Diverse Love Story Books (Part Two)

I’ve said before that I’m done with reading the standard, overplayed love story, and that I’m also trying to only reading books this year that were written by either people of color, LGBTQ+ community members, and women. That being said, I do still have lots of love for the young adult fiction love stories, so here are 3 more that are worth reading:

1. Blackout by Angie Thomas, Ashley Woodfolk, Nicola Yoon, Dhonielle Clayton, Tiffany D. Jackson, and Nic Stone
So this was a really cool collaboration of six authors writing six stories with characters that overlap in a blackout in NYC. It almost read like a movie or a TV series, where you meet new characters who are the friends and siblings of the first characters you see, and everyone has their own stuff going on. I liked this most for the representation of different couples, as there was straight ex’s, gay friends with tension, straight besties that never considered each other in a romantic way, lesbians who meet for the first time, and more. Everyone, to my knowledge, is a person of color, as were all of the authors. This novel is intended for young adults, can be a little cheesy at times, but was super cute and absolutely worth reading.

2. The Stars and the Blackness Between Them by Junauda Petrus
I’m gonna be straight up – this book was allllllll over the place. I really wanted to love this one because my girlfriend picked it out for me from a local bookstore, but I only enjoyed about half the story. Half the plot line was super interesting and had a lot of potential – a girl from Trinidad was sent to live with her American father after her mother discovers that she is queer. The way she overcomes adjusting to the states and connecting with her father was actually super beautiful. There was also a lot of poetry and astrology integrated into the book that was fun, but then sorta out of nowhere the entire energy of the book changes when one of the girl’s American friends is diagnosed with a cancer-like terminal illness. While the Trinidad plot line was sad but real, as many queer people deal with being disowned from their families, the terminal illness plot line was a bit dramatic and soap opera-y. Sorry if this is a ton of spoilers, but at least I’m saving you from the most random part – the ending. I don’t know.. the book could have been really cool without all the added layers of random drama.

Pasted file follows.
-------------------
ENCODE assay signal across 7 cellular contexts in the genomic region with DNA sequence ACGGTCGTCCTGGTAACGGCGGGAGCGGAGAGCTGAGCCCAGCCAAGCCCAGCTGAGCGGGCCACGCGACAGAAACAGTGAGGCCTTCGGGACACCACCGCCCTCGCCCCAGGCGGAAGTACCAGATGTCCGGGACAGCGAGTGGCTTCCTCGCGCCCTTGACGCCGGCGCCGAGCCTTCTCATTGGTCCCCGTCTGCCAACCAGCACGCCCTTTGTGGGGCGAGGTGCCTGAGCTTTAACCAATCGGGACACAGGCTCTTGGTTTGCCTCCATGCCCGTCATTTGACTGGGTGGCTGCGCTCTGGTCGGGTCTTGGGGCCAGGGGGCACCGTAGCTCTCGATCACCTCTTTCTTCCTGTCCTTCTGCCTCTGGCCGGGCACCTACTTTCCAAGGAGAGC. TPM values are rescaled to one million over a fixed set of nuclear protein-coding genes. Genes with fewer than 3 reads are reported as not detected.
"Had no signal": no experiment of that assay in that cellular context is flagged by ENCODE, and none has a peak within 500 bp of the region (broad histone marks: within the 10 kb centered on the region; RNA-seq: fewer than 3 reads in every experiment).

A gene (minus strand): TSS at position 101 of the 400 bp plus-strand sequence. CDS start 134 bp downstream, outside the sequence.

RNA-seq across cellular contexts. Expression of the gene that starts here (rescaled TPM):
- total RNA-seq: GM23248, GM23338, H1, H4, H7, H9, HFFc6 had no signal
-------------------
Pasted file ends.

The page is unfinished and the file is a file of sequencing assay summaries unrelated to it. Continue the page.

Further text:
3. Never Kiss Your Roommate by Philline Harms
I enjoyed this book even more than I initially expected it to. It takes place in a British boarding school, and follows a few unique love journeys. I definitely go into most young adult fiction novels assuming there will be a certain level of predictability, but here I was pleasantly surprised. While it does give you the warm feels of a cheesy rom-com, the plot didn’t go in the direction you’d think – which I really appreciated. It was a cute story, a light and easy read, but joyously satisfying. This is one that I would absolutely recommend, especially since it’s wonderfully queer.

Thanks for reading!

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